It’s time for another edition of Fab Four Friday, where we join arms with Chiefs pitching coach Greg Booker and walk down memory lane (Penny’s intellectual sister). Each week, Booker chooses a song and we talk about where it came from, why it’s a classic and other odds and ends. This week, originally released as the B-Side to “Help!”, “I’m Down.” As a side note, today is Greg Booker’s birthday. So, if you see him at the park, wish him a happy one.
Greg Booker: Paul loved Little Richard as he was growing up. He always went around singing his stuff and he could really hit the notes Little Richard did. In his own words, he said he could do Little Richard well with the “horse-screaming-like thing” so he decided to write his own song in that category.
Jason Benetti: We’ve talked a couple of times about influences and it spans from Little Richard to Roy Orbison. Those are two extremely different types of music.
Booker: I would say I agree, very much so. I guess that leads them to some understanding as to how they come up with so many songs. We have to remember that in Liverpool or England at that time, they didn’t get a lot of American radio. They had to rely on a few certain artists the record companies would get records in. It was guys like Elvis Presley and Little Richard. I’m sure they liked them, but when that’s all you’re getting, they didn’t get any stuff on the radio.
Booker: The same reason Avery likes “Bye Bye Bye” by ‘NSYNC. When he was young, it probably made him jump around a little bit. He would kill me if he knew I said that.
Benetti: He may very soon.
Booker: In looking at some of the footage of The Ed Sullivan Show when they were there, they played this on their third live Ed Sullivan Show September 12, 1965.
Here’s the story of how The Beatles ended up there:
Booker: This was also the first song ever recorded by Aerosmith. They used it as a demo trying to get their first album released or recorded. Eventually, the whole thing died and never was done. The Beastie Boys also loved this song. They recorded a 1986 version of it. With Michael Jackson owning the catalog, he wouldn’t let them release it.
Booker: George sings great harmony in this. If you listen, you can really hear the hard drum and the hard bass through this. It’s just like “boom.” One of the real songs where you can hear George’s harmony perfectly. I think he’s just unbelievable. Something about Ringo’s drum here is harder. When he does it live at Shea Stadium, John plays the electric piano or organ with his elbow.
Benetti: And there’s the scream, very Little Richard.
Booker: Right. Get the video of John playing with his elbow. He’s having a blast. You don’t get many songs where you can really hear George’s vocals. He’s only saying “I’m down”, but it’s awesome.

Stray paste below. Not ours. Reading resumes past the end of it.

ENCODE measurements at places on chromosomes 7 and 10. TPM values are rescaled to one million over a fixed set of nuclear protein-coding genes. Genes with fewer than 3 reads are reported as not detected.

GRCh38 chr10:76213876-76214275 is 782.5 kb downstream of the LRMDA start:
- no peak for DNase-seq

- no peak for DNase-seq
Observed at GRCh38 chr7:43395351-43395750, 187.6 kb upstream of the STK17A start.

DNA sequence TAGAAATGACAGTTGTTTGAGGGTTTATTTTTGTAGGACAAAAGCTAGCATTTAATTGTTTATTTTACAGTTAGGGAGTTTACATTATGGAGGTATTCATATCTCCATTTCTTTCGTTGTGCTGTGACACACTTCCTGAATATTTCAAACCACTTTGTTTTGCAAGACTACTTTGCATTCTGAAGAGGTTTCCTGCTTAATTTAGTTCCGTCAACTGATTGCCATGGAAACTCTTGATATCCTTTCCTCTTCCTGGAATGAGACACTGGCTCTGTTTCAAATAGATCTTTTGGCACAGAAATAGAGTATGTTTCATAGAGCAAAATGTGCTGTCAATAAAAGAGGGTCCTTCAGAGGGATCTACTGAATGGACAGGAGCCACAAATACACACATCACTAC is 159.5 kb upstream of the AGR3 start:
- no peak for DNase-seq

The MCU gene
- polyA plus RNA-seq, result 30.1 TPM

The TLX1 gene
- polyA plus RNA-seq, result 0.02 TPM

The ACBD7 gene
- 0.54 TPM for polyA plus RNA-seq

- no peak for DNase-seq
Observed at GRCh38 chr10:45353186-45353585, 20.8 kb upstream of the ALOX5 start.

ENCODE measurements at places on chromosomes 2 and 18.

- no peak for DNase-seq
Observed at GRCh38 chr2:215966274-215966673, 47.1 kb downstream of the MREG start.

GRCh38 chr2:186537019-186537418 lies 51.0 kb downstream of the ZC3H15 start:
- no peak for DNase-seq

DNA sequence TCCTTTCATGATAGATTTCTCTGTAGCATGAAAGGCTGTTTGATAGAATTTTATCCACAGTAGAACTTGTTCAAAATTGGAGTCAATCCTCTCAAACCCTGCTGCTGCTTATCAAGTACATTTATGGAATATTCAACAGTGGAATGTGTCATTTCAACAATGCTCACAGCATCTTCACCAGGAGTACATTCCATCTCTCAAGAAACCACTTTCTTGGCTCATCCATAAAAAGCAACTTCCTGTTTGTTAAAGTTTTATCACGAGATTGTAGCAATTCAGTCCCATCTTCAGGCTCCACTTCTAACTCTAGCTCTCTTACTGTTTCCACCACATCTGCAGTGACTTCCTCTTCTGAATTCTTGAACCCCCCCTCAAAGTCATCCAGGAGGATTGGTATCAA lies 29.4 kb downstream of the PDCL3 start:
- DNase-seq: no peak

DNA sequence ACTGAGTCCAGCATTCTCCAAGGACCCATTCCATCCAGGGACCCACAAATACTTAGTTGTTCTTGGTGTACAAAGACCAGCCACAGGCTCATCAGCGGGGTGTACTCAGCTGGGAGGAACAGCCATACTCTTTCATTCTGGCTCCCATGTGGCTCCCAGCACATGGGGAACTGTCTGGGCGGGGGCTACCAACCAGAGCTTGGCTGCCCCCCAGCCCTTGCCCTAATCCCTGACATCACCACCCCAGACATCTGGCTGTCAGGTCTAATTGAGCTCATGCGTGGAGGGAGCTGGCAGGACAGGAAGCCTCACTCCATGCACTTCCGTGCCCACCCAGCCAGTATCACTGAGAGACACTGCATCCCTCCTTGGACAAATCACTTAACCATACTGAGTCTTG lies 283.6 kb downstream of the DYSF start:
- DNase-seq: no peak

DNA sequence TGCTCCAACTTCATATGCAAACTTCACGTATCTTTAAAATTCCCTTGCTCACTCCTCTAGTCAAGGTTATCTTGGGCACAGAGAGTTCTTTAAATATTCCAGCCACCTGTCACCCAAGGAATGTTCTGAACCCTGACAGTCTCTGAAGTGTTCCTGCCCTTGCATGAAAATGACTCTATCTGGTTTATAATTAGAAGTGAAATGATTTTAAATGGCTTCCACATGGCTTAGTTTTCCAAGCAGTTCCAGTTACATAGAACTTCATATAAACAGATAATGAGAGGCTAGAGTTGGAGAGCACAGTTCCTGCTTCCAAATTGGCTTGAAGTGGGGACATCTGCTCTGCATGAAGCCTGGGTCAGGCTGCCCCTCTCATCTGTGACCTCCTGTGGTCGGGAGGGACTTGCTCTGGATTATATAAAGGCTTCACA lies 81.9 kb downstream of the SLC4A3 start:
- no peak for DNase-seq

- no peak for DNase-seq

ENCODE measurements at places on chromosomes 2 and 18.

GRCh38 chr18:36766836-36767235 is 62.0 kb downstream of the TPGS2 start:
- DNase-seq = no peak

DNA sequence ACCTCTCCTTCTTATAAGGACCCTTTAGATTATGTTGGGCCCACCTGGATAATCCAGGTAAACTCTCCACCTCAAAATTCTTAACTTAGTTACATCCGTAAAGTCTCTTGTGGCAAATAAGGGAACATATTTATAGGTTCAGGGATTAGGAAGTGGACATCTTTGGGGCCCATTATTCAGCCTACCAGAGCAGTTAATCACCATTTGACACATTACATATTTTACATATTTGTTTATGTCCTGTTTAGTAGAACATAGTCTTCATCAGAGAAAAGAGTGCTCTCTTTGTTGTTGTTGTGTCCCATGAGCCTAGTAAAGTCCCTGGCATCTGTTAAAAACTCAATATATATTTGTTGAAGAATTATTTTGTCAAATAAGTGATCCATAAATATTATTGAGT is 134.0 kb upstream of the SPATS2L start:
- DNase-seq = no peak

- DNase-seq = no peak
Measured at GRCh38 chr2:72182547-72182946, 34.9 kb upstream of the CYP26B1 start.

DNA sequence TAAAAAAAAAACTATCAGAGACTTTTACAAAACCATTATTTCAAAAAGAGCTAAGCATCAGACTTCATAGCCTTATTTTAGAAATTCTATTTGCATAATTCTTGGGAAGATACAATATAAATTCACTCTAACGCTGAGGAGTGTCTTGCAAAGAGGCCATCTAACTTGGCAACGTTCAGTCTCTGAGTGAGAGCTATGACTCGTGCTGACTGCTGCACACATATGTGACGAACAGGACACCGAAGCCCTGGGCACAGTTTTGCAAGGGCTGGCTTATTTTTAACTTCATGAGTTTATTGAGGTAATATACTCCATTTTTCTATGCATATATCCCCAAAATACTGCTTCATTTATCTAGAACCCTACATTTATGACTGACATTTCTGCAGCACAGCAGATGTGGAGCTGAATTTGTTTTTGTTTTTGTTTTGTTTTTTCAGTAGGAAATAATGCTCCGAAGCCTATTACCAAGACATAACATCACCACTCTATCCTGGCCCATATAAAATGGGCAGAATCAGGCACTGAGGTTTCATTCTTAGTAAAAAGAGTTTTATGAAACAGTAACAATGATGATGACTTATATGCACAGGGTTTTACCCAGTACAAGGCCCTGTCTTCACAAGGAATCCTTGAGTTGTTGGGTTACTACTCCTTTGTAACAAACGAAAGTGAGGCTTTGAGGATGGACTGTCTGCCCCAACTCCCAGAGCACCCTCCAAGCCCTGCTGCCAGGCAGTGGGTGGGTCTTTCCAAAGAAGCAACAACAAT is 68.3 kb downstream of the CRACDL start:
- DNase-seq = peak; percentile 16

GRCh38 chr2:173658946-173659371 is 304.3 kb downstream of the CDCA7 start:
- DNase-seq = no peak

Benetti: John’s really in the background there.
Booker: He doesn’t have a lot in this song other than a couple of “I’m down”s which you can’t really hear.
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It’s time for another walk down Beatles memory lane with Chiefs pitching coach Greg Booker. If you’ve just joined us, Booker chooses a song each week and details the history and his view of the tune….
This week we bring you a song which is the most-covered pop song in history: Yesterday.
Jason Benetti: As you think about the lyrics, had it been “Scrambled Eggs”–we can’t know–I’m gonna go ahead and doubt it would have been the most-covered pop song in history if it were named after a breakfast food.
Greg Booker: Yeah, maybe Denny’s or somebody would have taken it as their slogan, but not other artists I don’t think.
There are so many things that were done different with this song, like it’s the first time only one Beatle basically played on the recording. The other ones are usually in there on something. It’s Paul and his acoustic guitar. Paul wrote it, he sang it, he played it. On the credits, as they did everything, they still credited it to Lennon/McCartney and there was a time back when they were doing the anthology that Paul approached Yoko about changing this particular one to McCartney/Lennon but she would have none of it.
Paul and Michael Jackson did a couple songs together and something came up with Paul wanting Yesterday put on something Michael Jackson was doing. The conversation turned to Paul explaining to Michael Jackson how important it was to own publishing rights. Michael pulled a quick one on him and outbid him for the publishing rights to all The Beatles’ tunes. That strained their friendship quite a bit. This was after Paul was trying to give him a lot of advice on how important it is to own them. At that time, Paul didn’t even own Beatles stuff and Michael Jackson bought them. It’s kind of a shame that you have all these songs that they don’t even own the publishing rights to.
Benetti: They’re somewhere in the Neverland Ranch.
Booker: I guess Neverland Ranch owns ‘em. John was very jealous with this song. It was such a big song. Paul did it all by himself. When they were spatting in later years, John came out and wrote this song called “How Do You Sleep.” It’s a bash on Paul. One of the lines is, “The only thing you’ve done is yesterday and since you’ve gone, you’re just another day.”